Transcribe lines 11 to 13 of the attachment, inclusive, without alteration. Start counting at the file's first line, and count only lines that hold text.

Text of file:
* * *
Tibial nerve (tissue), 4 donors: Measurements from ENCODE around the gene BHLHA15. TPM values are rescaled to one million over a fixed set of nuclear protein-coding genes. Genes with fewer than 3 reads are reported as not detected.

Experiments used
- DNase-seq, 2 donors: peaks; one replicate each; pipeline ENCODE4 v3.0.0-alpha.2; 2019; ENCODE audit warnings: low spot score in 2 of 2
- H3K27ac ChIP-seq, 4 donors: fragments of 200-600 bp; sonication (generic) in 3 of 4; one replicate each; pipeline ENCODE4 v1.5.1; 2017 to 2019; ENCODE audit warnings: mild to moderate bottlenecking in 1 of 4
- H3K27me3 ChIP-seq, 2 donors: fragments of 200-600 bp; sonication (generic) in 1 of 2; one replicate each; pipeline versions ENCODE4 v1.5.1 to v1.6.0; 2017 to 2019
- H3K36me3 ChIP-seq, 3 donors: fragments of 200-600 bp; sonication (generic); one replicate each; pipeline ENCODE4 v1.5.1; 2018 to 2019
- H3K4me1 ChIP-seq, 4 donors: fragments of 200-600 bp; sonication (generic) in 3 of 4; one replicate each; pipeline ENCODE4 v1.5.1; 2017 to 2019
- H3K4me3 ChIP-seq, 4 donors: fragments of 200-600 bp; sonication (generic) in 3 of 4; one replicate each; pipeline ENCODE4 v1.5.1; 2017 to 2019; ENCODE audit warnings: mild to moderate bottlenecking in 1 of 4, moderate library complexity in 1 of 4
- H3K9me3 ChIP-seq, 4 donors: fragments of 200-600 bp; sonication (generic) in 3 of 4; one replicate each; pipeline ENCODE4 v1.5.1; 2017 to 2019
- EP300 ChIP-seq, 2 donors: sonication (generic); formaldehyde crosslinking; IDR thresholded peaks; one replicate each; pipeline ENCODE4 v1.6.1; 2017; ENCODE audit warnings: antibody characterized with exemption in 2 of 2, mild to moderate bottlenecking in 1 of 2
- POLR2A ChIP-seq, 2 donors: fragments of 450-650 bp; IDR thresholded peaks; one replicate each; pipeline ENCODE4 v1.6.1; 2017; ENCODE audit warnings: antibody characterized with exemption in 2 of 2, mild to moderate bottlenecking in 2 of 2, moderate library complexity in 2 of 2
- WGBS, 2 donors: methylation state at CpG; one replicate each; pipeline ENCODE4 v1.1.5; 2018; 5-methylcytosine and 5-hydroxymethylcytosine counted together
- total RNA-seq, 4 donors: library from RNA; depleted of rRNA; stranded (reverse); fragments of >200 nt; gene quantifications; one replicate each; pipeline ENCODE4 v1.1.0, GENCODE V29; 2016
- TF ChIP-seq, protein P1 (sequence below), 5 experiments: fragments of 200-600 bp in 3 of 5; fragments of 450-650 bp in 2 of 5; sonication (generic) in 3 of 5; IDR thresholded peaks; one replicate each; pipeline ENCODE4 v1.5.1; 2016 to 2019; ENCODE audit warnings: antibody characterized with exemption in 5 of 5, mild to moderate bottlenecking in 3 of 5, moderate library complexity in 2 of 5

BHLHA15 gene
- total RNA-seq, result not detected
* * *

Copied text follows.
- POLR2A ChIP-seq, 2 donors: fragments of 450-650 bp; IDR thresholded peaks; one replicate each; pipeline ENCODE4 v1.6.1; 2017; ENCODE audit warnings: antibody characterized with exemption in 2 of 2, mild to moderate bottlenecking in 2 of 2, moderate library complexity in 2 of 2
- WGBS, 2 donors: methylation state at CpG; one replicate each; pipeline ENCODE4 v1.1.5; 2018; 5-methylcytosine and 5-hydroxymethylcytosine counted together
- total RNA-seq, 4 donors: library from RNA; depleted of rRNA; stranded (reverse); fragments of >200 nt; gene quantifications; one replicate each; pipeline ENCODE4 v1.1.0, GENCODE V29; 2016